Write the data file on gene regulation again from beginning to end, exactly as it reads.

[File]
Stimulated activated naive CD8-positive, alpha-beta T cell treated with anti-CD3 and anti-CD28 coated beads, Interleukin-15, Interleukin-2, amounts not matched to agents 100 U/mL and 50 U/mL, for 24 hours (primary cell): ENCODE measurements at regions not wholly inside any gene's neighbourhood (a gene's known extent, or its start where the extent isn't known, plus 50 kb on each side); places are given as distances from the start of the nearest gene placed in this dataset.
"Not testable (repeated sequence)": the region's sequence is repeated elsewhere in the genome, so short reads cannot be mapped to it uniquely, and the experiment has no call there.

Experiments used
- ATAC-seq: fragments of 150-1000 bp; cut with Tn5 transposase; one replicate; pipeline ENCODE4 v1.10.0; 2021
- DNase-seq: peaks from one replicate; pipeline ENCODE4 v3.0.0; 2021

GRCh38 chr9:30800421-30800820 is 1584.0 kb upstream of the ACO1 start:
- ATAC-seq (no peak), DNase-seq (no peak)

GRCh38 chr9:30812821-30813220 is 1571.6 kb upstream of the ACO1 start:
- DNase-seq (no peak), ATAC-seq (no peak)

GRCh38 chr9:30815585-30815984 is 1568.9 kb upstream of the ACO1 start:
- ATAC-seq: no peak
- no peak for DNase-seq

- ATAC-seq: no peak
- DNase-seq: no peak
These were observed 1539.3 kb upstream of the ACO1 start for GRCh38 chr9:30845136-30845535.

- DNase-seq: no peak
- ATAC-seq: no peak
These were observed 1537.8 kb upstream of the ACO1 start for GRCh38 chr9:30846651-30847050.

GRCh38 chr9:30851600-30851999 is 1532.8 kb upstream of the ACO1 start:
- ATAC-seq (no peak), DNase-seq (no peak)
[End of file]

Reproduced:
Stimulated activated naive CD8-positive, alpha-beta T cell treated with anti-CD3 and anti-CD28 coated beads, Interleukin-15, Interleukin-2, amounts not matched to agents 100 U/mL and 50 U/mL, for 24 hours (primary cell): ENCODE measurements at regions not wholly inside any gene's neighbourhood (a gene's known extent, or its start where the extent isn't known, plus 50 kb on each side); places are given as distances from the start of the nearest gene placed in this dataset.
"Not testable (repeated sequence)": the region's sequence is repeated elsewhere in the genome, so short reads cannot be mapped to it uniquely, and the experiment has no call there.

Experiments used
- ATAC-seq: fragments of 150-1000 bp; cut with Tn5 transposase; one replicate; pipeline ENCODE4 v1.10.0; 2021
- DNase-seq: peaks from one replicate; pipeline ENCODE4 v3.0.0; 2021

GRCh38 chr9:30800421-30800820 is 1584.0 kb upstream of the ACO1 start:
- ATAC-seq (no peak), DNase-seq (no peak)

GRCh38 chr9:30812821-30813220 is 1571.6 kb upstream of the ACO1 start:
- DNase-seq (no peak), ATAC-seq (no peak)

GRCh38 chr9:30815585-30815984 is 1568.9 kb upstream of the ACO1 start:
- ATAC-seq: no peak
- no peak for DNase-seq

- ATAC-seq: no peak
- DNase-seq: no peak
These were observed 1539.3 kb upstream of the ACO1 start for GRCh38 chr9:30845136-30845535.

- DNase-seq: no peak
- ATAC-seq: no peak
These were observed 1537.8 kb upstream of the ACO1 start for GRCh38 chr9:30846651-30847050.

GRCh38 chr9:30851600-30851999 is 1532.8 kb upstream of the ACO1 start:
- ATAC-seq (no peak), DNase-seq (no peak)